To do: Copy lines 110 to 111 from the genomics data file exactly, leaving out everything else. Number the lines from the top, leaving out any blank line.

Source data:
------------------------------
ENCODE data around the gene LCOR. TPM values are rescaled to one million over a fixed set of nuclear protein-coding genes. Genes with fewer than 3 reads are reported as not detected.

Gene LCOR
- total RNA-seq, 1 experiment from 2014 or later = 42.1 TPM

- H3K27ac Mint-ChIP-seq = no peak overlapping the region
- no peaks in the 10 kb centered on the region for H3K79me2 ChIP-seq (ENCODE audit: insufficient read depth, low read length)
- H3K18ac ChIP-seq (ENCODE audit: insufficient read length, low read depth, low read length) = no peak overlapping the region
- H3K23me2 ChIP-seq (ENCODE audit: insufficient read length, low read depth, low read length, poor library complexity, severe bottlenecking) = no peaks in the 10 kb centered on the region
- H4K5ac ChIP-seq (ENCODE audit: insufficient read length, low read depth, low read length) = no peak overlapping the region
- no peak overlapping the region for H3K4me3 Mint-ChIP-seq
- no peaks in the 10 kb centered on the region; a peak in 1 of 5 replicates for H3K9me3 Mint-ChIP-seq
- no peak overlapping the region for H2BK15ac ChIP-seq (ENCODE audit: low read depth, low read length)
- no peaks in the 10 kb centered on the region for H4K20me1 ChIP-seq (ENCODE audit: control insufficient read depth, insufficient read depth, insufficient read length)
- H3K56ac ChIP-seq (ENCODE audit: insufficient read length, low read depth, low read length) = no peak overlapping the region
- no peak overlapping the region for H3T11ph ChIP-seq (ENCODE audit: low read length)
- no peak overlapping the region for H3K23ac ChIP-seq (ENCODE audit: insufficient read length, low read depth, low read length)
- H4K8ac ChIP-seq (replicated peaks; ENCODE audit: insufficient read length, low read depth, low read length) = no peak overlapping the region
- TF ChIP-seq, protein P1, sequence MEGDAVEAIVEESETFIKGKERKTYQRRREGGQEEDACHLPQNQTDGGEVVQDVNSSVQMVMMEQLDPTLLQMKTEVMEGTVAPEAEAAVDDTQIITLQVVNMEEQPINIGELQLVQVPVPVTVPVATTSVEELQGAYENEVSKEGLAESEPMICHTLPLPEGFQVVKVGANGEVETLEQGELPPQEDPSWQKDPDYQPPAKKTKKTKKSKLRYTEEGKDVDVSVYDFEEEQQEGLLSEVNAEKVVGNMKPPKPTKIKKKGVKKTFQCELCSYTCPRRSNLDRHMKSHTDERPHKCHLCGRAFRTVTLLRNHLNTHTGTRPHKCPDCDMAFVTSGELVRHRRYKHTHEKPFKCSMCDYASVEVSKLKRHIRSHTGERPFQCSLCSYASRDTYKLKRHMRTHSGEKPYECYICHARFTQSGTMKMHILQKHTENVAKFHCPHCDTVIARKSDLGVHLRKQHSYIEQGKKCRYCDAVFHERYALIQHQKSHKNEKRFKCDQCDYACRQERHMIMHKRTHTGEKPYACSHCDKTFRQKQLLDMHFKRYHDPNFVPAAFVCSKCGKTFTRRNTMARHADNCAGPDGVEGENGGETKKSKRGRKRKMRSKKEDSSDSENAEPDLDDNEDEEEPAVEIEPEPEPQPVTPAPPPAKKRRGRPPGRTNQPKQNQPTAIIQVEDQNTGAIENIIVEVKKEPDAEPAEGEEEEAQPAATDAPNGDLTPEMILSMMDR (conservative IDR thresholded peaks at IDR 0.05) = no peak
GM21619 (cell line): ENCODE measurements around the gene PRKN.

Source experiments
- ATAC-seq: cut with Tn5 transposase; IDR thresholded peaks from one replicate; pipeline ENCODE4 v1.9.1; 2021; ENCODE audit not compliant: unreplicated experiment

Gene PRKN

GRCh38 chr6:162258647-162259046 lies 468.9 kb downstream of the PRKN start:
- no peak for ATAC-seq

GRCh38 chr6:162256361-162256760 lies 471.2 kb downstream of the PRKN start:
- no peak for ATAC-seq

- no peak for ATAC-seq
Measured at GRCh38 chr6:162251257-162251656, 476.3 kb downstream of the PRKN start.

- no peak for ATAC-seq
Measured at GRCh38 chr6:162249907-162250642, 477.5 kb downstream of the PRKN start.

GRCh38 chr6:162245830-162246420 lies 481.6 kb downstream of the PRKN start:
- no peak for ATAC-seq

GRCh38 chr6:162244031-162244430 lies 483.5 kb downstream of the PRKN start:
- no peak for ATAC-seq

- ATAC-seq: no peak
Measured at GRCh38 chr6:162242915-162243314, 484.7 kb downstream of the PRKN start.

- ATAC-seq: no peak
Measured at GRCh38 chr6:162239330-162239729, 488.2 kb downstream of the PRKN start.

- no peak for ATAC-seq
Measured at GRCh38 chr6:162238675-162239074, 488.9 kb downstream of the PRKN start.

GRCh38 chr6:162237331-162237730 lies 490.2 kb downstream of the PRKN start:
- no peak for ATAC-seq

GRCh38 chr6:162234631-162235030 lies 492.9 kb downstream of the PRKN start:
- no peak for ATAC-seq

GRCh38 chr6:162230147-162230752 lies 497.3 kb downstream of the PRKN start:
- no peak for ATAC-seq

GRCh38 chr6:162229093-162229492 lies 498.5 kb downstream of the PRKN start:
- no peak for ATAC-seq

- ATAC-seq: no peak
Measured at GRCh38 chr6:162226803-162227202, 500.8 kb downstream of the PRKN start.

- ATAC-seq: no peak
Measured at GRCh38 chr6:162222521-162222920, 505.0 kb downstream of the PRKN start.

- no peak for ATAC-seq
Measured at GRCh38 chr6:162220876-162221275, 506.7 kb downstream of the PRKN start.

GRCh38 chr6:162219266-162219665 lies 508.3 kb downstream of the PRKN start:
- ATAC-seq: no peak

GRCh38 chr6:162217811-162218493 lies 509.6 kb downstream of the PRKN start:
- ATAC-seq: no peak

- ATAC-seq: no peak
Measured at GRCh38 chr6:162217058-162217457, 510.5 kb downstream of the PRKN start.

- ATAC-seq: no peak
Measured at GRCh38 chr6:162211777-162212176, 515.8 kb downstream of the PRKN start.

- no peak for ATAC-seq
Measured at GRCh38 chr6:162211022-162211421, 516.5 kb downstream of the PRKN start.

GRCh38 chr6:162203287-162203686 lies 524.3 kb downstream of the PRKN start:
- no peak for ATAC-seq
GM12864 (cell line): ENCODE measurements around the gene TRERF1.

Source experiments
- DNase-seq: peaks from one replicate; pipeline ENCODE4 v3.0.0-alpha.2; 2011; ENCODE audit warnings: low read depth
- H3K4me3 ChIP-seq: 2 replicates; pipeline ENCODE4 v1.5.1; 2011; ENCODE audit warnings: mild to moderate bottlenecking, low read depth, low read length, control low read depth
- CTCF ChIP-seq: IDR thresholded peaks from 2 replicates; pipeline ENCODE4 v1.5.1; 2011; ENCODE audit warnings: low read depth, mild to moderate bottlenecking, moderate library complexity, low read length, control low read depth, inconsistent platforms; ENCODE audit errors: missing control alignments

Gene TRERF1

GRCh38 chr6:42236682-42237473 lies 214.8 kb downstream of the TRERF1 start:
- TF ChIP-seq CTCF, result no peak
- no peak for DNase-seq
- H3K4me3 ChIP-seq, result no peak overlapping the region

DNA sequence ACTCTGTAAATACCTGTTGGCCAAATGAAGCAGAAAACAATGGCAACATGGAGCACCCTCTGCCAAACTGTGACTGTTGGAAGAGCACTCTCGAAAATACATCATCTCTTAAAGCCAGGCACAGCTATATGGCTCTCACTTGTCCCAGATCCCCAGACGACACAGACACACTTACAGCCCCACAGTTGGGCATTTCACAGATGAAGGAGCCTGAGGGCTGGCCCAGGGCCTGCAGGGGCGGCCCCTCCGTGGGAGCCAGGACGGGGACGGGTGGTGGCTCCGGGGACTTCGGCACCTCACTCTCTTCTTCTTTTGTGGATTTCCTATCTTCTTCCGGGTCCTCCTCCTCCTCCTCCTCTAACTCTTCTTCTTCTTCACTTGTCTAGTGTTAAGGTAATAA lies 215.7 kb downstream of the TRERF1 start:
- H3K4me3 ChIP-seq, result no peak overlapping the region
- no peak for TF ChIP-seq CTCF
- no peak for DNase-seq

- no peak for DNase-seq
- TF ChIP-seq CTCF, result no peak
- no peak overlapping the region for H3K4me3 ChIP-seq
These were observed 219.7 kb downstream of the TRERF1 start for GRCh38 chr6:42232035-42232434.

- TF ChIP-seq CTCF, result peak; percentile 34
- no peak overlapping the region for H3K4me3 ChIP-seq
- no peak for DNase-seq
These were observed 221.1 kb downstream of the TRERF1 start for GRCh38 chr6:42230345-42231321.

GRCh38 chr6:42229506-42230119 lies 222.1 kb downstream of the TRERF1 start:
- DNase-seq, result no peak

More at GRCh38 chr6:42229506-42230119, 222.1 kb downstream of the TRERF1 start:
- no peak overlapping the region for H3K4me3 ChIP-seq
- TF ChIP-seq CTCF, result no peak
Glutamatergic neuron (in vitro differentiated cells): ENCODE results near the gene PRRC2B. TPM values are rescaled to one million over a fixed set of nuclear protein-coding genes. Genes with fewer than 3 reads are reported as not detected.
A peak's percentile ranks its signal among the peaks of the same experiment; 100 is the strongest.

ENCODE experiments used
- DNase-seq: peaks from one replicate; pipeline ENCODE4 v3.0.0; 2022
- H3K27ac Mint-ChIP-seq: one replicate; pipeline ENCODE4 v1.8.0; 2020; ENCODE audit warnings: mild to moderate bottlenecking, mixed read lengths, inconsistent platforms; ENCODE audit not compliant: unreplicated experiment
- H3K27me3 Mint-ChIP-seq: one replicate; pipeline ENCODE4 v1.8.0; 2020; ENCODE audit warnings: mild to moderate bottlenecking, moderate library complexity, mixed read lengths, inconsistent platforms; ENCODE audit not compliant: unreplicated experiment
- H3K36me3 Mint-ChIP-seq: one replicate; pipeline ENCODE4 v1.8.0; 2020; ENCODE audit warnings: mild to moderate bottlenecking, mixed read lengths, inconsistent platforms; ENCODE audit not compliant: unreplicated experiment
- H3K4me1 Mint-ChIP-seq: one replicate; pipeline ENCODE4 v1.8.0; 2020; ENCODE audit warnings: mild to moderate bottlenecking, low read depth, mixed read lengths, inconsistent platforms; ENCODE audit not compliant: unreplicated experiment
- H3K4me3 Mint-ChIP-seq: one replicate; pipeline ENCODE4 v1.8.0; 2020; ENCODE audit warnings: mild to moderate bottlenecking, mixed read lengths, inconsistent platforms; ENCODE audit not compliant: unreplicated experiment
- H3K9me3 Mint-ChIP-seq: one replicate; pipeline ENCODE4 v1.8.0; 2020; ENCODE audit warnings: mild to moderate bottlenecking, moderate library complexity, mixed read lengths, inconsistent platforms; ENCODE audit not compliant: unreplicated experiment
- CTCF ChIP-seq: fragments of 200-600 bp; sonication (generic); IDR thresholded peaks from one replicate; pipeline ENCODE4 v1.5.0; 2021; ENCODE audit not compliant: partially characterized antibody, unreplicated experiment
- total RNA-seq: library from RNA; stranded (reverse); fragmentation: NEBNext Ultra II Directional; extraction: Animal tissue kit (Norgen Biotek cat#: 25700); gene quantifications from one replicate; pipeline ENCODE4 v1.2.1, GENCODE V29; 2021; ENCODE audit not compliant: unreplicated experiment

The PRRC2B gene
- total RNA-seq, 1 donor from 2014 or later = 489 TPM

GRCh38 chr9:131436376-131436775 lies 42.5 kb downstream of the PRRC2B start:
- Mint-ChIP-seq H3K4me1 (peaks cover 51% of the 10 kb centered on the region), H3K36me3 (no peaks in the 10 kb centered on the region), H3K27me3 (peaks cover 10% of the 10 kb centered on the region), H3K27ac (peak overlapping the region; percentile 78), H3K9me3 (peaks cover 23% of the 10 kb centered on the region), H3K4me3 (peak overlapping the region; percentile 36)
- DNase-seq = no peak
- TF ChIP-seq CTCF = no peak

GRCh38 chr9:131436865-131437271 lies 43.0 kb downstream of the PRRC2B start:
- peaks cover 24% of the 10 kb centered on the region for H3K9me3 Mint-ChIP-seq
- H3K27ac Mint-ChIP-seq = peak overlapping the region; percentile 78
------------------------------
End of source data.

- TF ChIP-seq CTCF = no peak

GRCh38 chr9:131436865-131437271 lies 43.0 kb downstream of the PRRC2B start: